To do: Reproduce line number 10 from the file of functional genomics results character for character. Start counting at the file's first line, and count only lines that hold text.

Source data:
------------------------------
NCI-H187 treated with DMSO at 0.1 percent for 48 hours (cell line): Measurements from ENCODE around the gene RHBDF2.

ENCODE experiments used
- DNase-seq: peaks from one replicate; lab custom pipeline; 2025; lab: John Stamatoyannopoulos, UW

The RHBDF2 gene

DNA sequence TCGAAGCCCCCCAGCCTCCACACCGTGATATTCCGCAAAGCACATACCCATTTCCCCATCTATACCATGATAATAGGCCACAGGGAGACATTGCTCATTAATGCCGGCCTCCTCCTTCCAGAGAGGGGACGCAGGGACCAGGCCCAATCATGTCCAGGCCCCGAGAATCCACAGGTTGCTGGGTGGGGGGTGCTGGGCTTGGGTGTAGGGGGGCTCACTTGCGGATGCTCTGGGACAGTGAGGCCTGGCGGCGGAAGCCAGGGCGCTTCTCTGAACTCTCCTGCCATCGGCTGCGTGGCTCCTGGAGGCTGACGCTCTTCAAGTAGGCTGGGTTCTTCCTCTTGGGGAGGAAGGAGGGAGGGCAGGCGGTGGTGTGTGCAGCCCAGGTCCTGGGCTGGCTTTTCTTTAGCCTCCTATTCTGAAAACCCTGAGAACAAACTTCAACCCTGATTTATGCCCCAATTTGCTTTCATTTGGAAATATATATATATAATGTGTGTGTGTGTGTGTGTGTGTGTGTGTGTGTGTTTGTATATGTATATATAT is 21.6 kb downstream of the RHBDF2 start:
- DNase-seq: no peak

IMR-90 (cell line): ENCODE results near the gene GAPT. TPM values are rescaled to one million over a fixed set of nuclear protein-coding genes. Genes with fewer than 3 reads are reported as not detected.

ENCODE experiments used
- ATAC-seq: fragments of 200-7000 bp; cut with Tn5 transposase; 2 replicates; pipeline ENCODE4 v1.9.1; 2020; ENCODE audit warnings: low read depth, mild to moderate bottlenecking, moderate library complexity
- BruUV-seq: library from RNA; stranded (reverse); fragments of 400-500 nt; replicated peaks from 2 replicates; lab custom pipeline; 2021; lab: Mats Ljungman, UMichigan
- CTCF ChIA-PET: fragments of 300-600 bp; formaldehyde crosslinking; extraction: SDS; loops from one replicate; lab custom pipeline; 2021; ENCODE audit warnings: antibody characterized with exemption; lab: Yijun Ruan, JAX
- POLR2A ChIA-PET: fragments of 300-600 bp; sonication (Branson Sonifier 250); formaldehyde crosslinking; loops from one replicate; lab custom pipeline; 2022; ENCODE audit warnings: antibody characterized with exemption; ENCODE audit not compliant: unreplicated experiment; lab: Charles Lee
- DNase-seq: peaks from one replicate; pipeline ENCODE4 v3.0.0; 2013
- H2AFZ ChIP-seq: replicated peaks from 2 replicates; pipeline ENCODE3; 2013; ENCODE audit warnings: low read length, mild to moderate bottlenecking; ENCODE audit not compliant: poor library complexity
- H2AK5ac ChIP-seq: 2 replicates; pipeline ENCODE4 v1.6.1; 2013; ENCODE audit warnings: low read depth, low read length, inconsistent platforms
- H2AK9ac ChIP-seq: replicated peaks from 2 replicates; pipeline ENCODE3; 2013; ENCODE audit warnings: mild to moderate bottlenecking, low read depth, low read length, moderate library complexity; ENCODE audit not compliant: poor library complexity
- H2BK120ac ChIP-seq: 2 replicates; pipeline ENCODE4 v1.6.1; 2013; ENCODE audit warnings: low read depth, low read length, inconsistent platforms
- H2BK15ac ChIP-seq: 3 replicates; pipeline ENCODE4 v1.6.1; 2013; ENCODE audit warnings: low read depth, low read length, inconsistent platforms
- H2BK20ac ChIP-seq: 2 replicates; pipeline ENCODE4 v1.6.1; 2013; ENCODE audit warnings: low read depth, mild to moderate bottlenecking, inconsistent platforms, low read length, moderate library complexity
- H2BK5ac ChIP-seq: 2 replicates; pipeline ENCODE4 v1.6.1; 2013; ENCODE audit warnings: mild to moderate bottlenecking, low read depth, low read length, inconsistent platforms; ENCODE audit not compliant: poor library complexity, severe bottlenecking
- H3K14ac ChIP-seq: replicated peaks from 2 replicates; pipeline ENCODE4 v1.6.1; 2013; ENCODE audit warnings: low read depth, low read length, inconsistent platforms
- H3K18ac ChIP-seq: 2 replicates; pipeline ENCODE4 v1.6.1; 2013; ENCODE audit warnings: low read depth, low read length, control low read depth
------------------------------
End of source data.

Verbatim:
- BruUV-seq: library from RNA; stranded (reverse); fragments of 400-500 nt; replicated peaks from 2 replicates; lab custom pipeline; 2021; lab: Mats Ljungman, UMichigan